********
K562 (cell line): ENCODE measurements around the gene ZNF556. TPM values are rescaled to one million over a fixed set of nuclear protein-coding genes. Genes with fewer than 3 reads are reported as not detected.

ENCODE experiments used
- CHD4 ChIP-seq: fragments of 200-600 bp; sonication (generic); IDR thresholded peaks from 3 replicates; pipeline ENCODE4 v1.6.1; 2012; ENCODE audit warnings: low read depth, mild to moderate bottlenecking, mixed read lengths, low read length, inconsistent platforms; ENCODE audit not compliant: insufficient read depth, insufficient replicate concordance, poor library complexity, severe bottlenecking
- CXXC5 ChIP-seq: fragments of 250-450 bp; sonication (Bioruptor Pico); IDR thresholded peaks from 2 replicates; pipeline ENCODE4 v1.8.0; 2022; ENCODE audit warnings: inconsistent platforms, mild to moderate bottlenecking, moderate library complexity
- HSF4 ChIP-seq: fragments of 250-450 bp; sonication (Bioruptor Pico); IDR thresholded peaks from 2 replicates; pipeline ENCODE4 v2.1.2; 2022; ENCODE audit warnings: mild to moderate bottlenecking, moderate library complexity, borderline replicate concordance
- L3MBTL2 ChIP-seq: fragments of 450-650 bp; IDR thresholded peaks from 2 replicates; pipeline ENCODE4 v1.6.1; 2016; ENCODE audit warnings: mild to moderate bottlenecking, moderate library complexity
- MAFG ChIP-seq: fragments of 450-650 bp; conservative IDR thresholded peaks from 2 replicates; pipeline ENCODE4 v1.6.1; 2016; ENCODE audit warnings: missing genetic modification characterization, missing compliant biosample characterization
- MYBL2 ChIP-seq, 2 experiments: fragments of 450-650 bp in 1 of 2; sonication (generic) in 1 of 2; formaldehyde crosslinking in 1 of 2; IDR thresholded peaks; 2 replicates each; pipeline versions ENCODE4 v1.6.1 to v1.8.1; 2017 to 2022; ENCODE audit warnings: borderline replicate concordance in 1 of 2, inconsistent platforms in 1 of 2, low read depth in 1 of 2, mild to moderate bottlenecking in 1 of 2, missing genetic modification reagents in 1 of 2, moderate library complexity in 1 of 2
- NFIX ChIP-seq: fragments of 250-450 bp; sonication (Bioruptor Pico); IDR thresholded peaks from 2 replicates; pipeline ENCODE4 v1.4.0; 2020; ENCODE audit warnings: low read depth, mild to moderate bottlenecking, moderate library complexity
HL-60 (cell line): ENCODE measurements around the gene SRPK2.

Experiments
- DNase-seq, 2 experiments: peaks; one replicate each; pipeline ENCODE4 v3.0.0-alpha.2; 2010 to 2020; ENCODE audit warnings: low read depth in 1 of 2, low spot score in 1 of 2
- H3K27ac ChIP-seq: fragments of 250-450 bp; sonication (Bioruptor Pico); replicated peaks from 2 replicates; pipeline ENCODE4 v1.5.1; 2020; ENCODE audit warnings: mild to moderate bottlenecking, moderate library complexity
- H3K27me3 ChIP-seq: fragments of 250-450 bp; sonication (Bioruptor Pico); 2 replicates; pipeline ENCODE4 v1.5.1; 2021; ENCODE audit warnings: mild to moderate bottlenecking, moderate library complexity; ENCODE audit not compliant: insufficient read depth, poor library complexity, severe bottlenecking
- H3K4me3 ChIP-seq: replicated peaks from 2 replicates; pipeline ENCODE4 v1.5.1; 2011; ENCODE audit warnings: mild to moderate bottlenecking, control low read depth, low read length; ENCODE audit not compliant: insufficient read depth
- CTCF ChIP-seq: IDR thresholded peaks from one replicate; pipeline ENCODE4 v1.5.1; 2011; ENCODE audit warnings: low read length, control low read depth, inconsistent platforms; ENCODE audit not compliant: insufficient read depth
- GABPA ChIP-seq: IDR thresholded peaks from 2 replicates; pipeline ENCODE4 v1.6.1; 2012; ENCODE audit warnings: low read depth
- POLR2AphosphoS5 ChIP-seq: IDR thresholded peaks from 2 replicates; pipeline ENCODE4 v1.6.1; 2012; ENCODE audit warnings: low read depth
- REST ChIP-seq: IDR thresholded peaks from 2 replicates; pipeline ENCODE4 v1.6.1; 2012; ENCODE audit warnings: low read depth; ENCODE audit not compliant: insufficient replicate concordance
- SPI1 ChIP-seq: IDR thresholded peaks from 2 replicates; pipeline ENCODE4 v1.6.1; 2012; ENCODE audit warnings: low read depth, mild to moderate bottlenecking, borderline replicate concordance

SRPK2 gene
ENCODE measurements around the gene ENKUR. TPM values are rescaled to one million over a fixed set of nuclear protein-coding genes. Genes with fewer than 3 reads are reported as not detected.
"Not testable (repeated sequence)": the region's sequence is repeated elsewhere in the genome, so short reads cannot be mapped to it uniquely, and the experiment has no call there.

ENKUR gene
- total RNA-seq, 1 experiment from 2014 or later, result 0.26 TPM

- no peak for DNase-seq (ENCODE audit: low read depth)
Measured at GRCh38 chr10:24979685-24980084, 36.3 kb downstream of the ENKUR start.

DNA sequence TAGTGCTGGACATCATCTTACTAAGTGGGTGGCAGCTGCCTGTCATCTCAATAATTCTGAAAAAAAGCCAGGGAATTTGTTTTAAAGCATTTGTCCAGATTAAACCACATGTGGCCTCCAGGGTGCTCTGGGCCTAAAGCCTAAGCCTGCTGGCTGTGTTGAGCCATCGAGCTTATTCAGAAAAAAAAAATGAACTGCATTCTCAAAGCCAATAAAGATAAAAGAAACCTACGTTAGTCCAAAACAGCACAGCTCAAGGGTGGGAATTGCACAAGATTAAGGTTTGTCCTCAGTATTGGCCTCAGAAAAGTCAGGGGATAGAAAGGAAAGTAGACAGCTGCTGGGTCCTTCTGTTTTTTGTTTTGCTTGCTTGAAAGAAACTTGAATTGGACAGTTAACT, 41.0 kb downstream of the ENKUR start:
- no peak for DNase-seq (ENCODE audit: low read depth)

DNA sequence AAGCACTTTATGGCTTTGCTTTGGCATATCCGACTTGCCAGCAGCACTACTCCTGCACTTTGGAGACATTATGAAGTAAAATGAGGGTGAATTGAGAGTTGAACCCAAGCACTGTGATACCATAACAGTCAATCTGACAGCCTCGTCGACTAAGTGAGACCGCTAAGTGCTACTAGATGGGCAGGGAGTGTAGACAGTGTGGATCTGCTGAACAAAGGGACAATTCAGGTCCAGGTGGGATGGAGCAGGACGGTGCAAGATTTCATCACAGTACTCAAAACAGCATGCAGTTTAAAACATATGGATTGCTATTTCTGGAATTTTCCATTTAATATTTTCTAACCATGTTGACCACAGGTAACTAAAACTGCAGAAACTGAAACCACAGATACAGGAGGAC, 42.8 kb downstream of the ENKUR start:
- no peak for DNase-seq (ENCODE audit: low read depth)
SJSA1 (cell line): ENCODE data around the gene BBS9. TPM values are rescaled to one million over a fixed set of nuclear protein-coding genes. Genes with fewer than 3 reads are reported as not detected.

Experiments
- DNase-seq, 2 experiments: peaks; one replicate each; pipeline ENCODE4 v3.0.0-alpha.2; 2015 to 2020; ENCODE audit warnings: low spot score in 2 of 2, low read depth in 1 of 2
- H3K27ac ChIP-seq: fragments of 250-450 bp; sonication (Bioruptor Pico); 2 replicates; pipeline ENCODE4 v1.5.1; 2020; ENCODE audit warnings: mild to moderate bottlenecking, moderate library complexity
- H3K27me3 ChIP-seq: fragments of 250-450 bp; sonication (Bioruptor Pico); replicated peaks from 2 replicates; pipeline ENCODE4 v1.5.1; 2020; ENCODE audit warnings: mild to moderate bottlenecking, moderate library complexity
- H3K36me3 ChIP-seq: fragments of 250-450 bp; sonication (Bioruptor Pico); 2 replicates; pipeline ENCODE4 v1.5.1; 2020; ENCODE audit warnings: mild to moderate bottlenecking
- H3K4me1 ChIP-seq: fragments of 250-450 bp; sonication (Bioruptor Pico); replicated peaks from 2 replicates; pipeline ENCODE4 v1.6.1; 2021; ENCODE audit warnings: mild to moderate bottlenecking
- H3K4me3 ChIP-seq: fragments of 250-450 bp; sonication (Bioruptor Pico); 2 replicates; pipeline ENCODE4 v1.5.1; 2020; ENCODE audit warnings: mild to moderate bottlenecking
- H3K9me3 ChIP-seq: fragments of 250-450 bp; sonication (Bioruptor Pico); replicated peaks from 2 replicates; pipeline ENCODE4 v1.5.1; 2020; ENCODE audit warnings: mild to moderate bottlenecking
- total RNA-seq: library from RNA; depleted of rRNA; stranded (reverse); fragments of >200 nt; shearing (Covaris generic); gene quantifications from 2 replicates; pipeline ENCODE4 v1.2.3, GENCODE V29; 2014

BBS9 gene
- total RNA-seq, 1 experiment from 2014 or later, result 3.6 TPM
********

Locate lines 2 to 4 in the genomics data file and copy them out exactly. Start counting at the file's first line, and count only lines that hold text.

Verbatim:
ENCODE experiments used
- CHD4 ChIP-seq: fragments of 200-600 bp; sonication (generic); IDR thresholded peaks from 3 replicates; pipeline ENCODE4 v1.6.1; 2012; ENCODE audit warnings: low read depth, mild to moderate bottlenecking, mixed read lengths, low read length, inconsistent platforms; ENCODE audit not compliant: insufficient read depth, insufficient replicate concordance, poor library complexity, severe bottlenecking
- CXXC5 ChIP-seq: fragments of 250-450 bp; sonication (Bioruptor Pico); IDR thresholded peaks from 2 replicates; pipeline ENCODE4 v1.8.0; 2022; ENCODE audit warnings: inconsistent platforms, mild to moderate bottlenecking, moderate library complexity